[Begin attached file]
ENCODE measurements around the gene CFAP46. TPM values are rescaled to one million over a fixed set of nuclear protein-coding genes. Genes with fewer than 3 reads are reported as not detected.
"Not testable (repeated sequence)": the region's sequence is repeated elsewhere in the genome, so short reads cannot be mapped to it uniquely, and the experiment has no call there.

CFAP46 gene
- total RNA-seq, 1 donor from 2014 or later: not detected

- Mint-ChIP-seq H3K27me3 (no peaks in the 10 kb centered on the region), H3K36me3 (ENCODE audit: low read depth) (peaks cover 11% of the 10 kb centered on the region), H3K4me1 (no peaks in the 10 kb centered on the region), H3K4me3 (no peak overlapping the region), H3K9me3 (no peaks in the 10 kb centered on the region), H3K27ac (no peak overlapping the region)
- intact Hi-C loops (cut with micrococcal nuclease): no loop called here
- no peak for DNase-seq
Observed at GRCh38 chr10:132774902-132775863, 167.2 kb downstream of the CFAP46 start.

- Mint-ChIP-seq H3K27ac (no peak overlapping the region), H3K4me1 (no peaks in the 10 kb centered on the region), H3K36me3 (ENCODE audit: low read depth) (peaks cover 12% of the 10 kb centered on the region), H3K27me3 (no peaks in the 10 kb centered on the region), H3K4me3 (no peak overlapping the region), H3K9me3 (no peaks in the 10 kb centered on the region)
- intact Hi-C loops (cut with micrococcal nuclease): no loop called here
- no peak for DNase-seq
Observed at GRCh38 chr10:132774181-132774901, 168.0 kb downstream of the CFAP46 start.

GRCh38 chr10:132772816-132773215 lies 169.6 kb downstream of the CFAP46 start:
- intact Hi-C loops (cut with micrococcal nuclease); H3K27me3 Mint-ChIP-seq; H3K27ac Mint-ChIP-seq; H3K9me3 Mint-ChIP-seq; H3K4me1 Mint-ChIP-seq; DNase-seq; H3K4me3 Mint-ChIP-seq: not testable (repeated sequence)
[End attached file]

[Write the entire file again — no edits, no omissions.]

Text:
ENCODE measurements around the gene CFAP46. TPM values are rescaled to one million over a fixed set of nuclear protein-coding genes. Genes with fewer than 3 reads are reported as not detected.
"Not testable (repeated sequence)": the region's sequence is repeated elsewhere in the genome, so short reads cannot be mapped to it uniquely, and the experiment has no call there.

CFAP46 gene
- total RNA-seq, 1 donor from 2014 or later: not detected

- Mint-ChIP-seq H3K27me3 (no peaks in the 10 kb centered on the region), H3K36me3 (ENCODE audit: low read depth) (peaks cover 11% of the 10 kb centered on the region), H3K4me1 (no peaks in the 10 kb centered on the region), H3K4me3 (no peak overlapping the region), H3K9me3 (no peaks in the 10 kb centered on the region), H3K27ac (no peak overlapping the region)
- intact Hi-C loops (cut with micrococcal nuclease): no loop called here
- no peak for DNase-seq
Observed at GRCh38 chr10:132774902-132775863, 167.2 kb downstream of the CFAP46 start.

- Mint-ChIP-seq H3K27ac (no peak overlapping the region), H3K4me1 (no peaks in the 10 kb centered on the region), H3K36me3 (ENCODE audit: low read depth) (peaks cover 12% of the 10 kb centered on the region), H3K27me3 (no peaks in the 10 kb centered on the region), H3K4me3 (no peak overlapping the region), H3K9me3 (no peaks in the 10 kb centered on the region)
- intact Hi-C loops (cut with micrococcal nuclease): no loop called here
- no peak for DNase-seq
Observed at GRCh38 chr10:132774181-132774901, 168.0 kb downstream of the CFAP46 start.

GRCh38 chr10:132772816-132773215 lies 169.6 kb downstream of the CFAP46 start:
- intact Hi-C loops (cut with micrococcal nuclease); H3K27me3 Mint-ChIP-seq; H3K27ac Mint-ChIP-seq; H3K9me3 Mint-ChIP-seq; H3K4me1 Mint-ChIP-seq; DNase-seq; H3K4me3 Mint-ChIP-seq: not testable (repeated sequence)